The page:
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The Definite Object eBook

Jeffery Farnol
This eBook from the Gutenberg Project consists of approximately 286 pages of information about The Definite Object.

So saying, Ravenslee hung up the receiver and hastened out of the stifling heat of the suffocating booth, mopping perspiring brow.

“You look kinder warm!” ventured the chemist.

“I feel it.”

“And it’s going to be warmer.  Try an ice-cream soda—­healthy and invigorating.”

“And better than any cocktail on such a day!”

“I guess!  Take one?”

“Thank you, yes.”

So the bright-eyed chemist mixed the beverage and handed it over the counter.

“Chin-chin!” he nodded.

“Twice,” said Ravenslee, lifting the long glass.  “To the Beautiful City of Perhaps!” and he drank deep.

“Say,” said the chemist, staring, “that sounds t’ me like a touch of the sun.  Try a bottle of my summer mixture, good for sunstroke, heat-bumps, colic, spasms, and Hell’s Kitchen generally—­try a bottle?”

“Thanks,” said Ravenslee, “I will.”  And grimly pocketing the bottled panacea, he stepped out into the hot and noisy avenue.

CHAPTER XVIII

HOW SPIKE HEARKENED TO POISONOUS SUGGESTION AND SOAPY BEGAN TO WONDER

Spike was on his way from the office, very conscious of his new straw hat and immaculate collar; his erstwhile shabby suit had been cleaned and pressed by Hermione’s skilled and loving fingers, hence Spike turned now and then as he passed some shop window to observe the general effect with furtive eye; and stimulated by his unwontedly smart appearance, he whistled joyously as he betook himself homeward.  Moreover in his breast pocket was his pay envelope, not very bulky to be sure, wherein lay his first week’s wages, and as often as he turned to glance at the tilt of the straw hat or heed the set of his tie, his hand must needs steal to this envelope to make sure of its safety.  His fingers were so employed when he chanced to espy a certain article exposed for sale in an adjacent shop window; whereupon, envelope in hand, he incontinent entered and addressed the plump Semitic merchant in his usual easy manner.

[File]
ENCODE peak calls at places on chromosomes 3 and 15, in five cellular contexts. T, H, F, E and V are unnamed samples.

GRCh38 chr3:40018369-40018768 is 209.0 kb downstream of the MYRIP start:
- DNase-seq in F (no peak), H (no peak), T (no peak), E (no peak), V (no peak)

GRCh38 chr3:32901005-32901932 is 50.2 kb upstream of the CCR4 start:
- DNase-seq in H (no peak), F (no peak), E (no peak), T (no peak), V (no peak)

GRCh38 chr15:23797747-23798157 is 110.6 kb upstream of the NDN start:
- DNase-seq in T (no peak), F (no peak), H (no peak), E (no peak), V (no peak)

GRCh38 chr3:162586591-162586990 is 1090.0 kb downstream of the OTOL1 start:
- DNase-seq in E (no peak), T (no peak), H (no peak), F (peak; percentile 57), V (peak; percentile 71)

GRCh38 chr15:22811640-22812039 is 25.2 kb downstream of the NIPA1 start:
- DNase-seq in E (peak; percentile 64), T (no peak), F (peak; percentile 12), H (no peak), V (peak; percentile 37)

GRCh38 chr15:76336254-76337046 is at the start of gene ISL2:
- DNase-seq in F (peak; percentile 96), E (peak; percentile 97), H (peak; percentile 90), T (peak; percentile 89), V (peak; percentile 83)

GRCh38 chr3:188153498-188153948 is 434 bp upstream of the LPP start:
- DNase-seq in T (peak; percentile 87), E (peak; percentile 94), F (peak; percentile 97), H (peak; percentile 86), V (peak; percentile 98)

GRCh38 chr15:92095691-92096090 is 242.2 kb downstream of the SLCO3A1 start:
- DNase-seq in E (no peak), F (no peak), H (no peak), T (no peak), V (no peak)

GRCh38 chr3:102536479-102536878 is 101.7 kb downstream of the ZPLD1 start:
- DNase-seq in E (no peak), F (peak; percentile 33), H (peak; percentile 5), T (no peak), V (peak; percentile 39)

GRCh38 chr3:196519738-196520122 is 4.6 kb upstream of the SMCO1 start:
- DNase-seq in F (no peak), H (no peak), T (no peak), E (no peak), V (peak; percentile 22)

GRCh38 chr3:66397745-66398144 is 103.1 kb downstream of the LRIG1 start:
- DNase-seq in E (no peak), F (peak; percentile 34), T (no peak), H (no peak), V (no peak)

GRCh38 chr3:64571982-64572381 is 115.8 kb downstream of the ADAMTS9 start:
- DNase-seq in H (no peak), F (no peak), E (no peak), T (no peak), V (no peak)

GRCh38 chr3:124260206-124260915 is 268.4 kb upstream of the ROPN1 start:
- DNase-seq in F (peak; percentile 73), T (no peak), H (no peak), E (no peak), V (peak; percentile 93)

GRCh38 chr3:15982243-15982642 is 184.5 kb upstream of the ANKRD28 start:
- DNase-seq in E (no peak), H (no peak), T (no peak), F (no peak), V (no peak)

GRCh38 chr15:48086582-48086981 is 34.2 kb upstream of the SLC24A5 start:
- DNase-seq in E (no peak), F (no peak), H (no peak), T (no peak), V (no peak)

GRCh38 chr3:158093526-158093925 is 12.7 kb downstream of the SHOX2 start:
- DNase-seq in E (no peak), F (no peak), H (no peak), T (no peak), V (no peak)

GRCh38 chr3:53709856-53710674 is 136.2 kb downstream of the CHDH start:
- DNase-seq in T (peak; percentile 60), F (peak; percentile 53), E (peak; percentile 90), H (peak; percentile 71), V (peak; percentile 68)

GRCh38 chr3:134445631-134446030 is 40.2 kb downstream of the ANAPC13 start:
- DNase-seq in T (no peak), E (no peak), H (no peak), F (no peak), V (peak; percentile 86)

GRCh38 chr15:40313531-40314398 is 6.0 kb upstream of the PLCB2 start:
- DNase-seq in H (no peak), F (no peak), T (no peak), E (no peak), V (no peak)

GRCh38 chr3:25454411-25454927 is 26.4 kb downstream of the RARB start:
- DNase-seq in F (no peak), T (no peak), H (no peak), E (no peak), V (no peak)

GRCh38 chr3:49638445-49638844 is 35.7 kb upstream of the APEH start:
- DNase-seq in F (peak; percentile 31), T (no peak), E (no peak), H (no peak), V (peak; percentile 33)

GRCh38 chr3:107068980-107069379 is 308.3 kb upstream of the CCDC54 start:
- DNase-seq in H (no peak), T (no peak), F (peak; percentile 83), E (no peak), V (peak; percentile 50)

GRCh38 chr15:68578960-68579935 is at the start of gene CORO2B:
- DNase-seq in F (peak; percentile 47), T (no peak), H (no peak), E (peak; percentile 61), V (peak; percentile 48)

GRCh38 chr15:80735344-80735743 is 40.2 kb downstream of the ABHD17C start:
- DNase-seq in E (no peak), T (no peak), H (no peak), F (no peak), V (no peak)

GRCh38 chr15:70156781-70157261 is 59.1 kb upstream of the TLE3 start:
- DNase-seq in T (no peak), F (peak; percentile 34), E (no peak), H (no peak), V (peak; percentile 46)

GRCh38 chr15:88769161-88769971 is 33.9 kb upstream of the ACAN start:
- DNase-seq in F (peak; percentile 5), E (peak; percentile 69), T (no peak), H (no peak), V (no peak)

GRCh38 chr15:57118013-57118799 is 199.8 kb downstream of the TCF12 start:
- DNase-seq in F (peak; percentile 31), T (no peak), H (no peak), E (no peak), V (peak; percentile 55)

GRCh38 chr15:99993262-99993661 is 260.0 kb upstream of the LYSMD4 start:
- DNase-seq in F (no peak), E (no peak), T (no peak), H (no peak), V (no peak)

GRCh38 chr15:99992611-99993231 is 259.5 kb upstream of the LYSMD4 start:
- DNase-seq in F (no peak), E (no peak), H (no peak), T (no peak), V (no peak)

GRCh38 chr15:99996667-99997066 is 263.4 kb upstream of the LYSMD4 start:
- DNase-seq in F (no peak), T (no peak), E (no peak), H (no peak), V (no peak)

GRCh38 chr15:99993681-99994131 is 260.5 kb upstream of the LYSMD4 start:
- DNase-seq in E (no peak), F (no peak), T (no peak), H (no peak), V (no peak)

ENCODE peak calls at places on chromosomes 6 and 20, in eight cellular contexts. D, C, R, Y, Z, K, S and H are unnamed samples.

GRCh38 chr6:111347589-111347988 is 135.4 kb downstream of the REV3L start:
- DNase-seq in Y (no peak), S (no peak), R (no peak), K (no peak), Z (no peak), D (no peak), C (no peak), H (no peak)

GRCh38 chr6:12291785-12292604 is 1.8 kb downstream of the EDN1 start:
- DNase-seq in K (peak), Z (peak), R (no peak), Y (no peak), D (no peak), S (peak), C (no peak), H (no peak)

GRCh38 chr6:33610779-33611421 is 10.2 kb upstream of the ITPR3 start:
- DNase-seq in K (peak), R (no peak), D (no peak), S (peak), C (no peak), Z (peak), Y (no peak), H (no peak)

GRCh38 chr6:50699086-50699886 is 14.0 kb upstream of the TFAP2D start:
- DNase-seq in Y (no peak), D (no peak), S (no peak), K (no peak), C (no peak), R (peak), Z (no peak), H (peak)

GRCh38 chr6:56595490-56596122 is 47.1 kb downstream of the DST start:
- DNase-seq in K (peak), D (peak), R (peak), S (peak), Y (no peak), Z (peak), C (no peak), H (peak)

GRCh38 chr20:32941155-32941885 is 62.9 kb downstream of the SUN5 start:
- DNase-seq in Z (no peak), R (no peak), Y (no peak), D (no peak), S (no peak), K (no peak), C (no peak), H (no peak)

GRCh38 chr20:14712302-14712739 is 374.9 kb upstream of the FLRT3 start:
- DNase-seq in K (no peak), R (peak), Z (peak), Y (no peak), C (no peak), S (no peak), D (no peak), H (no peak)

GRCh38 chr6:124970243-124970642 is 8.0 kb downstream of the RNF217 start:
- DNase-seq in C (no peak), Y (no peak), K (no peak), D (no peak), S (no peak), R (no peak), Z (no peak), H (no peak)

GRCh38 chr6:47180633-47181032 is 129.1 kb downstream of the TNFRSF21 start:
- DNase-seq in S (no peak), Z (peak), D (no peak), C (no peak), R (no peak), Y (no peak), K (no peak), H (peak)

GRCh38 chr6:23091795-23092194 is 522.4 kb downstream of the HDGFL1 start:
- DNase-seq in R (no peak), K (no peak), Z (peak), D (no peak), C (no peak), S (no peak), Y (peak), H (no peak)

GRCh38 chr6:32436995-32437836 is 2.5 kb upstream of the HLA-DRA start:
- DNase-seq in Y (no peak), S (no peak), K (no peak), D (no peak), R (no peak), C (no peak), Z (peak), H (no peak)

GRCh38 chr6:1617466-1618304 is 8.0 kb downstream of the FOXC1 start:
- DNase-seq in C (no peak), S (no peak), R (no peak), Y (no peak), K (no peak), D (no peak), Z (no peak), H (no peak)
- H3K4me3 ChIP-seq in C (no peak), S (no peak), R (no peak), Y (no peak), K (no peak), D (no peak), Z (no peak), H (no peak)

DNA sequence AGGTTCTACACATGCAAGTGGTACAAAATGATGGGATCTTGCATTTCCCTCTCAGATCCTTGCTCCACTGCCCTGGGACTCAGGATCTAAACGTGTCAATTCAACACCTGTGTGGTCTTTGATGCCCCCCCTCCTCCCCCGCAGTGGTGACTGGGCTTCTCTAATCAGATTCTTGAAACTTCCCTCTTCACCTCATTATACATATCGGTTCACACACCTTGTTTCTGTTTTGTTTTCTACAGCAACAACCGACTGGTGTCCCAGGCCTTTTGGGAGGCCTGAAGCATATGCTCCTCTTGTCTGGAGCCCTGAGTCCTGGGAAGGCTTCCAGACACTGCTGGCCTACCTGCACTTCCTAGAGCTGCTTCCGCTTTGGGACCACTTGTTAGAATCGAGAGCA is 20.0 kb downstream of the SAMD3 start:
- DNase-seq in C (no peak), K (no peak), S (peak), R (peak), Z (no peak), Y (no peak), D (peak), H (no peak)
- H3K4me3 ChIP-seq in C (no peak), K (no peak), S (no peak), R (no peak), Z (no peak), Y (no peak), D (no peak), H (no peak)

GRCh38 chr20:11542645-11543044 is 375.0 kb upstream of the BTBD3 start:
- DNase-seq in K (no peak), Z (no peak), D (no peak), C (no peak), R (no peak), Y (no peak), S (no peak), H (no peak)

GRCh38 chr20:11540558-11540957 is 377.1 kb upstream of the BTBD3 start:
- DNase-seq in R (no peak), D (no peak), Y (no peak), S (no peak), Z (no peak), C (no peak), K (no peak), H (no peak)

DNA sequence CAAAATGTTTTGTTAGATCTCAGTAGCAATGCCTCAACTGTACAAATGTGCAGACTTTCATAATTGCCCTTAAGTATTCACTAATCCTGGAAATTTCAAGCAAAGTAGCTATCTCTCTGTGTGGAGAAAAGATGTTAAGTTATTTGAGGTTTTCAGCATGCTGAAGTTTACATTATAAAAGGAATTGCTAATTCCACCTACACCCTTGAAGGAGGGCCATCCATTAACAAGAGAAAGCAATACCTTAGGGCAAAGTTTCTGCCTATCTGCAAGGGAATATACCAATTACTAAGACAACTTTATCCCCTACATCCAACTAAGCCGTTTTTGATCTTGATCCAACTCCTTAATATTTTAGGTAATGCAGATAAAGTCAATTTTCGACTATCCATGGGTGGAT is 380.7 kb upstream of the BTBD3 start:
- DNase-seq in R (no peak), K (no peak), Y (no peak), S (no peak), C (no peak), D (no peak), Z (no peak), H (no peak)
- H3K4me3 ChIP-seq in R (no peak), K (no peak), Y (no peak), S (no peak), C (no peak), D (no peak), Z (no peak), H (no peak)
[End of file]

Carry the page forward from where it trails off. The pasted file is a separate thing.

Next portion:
“Greetings, Abe!  I’ll take one o’ them hair-combs.”

“Hair-gombs?” nodded the merchant.  “Vot kind?”

“What kind?  Why, the best you got.”

“Ve got ’em up to veefty dollars—­”

“Come off it, Cain, come off—­I ain’t purchasin’ a diamond aigrette to-day, it’s a lady’s hair-comb I want—­good, but not too flossy-lookin’—­savvy that?  This’ll do, I guess—­how much?  Right there!” said Spike, flicking a bill upon the counter.  “That’s it, stick it in a box—­oh, never mind th’ wrappin’s.  S’long, Daniel!”

With his purchase in his pocket, Spike strode out of the shop, whistling cheerily, but the merry notes ended very suddenly as he dodged back again, yet not quite quick enough, for a rough voice hailed him, hoarse and jovial.

“Why, hello, Kid, how goes it?” M’Ginnis’s heavy hand descended on his shrinking shoulder and next moment he was out on the sidewalk where Soapy lounged, a smouldering cigarette pendent from his thin, pallid lips as usual.  And Soapy’s eyes, so bright between their narrowed, puffy lids, so old-seeming in the youthful oval of his pale face, were like his cigarette, in that they smouldered also.

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